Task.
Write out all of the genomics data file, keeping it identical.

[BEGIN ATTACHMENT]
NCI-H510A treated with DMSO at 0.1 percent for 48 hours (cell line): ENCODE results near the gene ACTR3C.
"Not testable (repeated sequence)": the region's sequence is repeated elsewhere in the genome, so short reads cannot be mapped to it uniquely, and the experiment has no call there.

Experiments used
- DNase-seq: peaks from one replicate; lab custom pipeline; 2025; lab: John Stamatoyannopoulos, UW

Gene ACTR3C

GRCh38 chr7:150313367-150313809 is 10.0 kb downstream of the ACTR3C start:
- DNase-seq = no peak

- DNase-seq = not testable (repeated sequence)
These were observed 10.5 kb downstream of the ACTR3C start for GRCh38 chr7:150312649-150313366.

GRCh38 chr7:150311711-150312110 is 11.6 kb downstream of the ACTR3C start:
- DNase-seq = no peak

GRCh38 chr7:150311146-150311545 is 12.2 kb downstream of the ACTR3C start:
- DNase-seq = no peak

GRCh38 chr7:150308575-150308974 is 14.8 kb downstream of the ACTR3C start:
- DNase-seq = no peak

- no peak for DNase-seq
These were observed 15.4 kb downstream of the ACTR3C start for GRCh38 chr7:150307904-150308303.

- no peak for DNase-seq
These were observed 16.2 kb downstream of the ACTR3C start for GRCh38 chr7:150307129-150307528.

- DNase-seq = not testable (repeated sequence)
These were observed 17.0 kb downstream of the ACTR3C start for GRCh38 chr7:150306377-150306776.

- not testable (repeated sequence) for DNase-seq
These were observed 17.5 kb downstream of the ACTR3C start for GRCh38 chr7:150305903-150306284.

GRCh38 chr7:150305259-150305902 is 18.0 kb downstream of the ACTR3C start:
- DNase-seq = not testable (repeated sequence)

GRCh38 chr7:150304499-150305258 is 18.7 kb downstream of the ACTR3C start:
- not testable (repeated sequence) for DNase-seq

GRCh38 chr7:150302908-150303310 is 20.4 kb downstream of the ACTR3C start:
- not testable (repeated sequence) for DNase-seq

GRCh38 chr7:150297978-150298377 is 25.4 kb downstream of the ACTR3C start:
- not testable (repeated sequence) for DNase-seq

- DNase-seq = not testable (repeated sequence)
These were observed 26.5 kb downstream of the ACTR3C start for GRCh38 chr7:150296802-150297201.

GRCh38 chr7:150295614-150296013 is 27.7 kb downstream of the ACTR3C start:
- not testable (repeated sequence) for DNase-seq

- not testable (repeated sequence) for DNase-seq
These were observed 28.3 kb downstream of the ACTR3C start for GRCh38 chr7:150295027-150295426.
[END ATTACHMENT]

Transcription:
NCI-H510A treated with DMSO at 0.1 percent for 48 hours (cell line): ENCODE results near the gene ACTR3C.
"Not testable (repeated sequence)": the region's sequence is repeated elsewhere in the genome, so short reads cannot be mapped to it uniquely, and the experiment has no call there.

Experiments used
- DNase-seq: peaks from one replicate; lab custom pipeline; 2025; lab: John Stamatoyannopoulos, UW

Gene ACTR3C

GRCh38 chr7:150313367-150313809 is 10.0 kb downstream of the ACTR3C start:
- DNase-seq = no peak

- DNase-seq = not testable (repeated sequence)
These were observed 10.5 kb downstream of the ACTR3C start for GRCh38 chr7:150312649-150313366.

GRCh38 chr7:150311711-150312110 is 11.6 kb downstream of the ACTR3C start:
- DNase-seq = no peak

GRCh38 chr7:150311146-150311545 is 12.2 kb downstream of the ACTR3C start:
- DNase-seq = no peak

GRCh38 chr7:150308575-150308974 is 14.8 kb downstream of the ACTR3C start:
- DNase-seq = no peak

- no peak for DNase-seq
These were observed 15.4 kb downstream of the ACTR3C start for GRCh38 chr7:150307904-150308303.

- no peak for DNase-seq
These were observed 16.2 kb downstream of the ACTR3C start for GRCh38 chr7:150307129-150307528.

- DNase-seq = not testable (repeated sequence)
These were observed 17.0 kb downstream of the ACTR3C start for GRCh38 chr7:150306377-150306776.

- not testable (repeated sequence) for DNase-seq
These were observed 17.5 kb downstream of the ACTR3C start for GRCh38 chr7:150305903-150306284.

GRCh38 chr7:150305259-150305902 is 18.0 kb downstream of the ACTR3C start:
- DNase-seq = not testable (repeated sequence)

GRCh38 chr7:150304499-150305258 is 18.7 kb downstream of the ACTR3C start:
- not testable (repeated sequence) for DNase-seq

GRCh38 chr7:150302908-150303310 is 20.4 kb downstream of the ACTR3C start:
- not testable (repeated sequence) for DNase-seq

GRCh38 chr7:150297978-150298377 is 25.4 kb downstream of the ACTR3C start:
- not testable (repeated sequence) for DNase-seq

- DNase-seq = not testable (repeated sequence)
These were observed 26.5 kb downstream of the ACTR3C start for GRCh38 chr7:150296802-150297201.

GRCh38 chr7:150295614-150296013 is 27.7 kb downstream of the ACTR3C start:
- not testable (repeated sequence) for DNase-seq

- not testable (repeated sequence) for DNase-seq
These were observed 28.3 kb downstream of the ACTR3C start for GRCh38 chr7:150295027-150295426.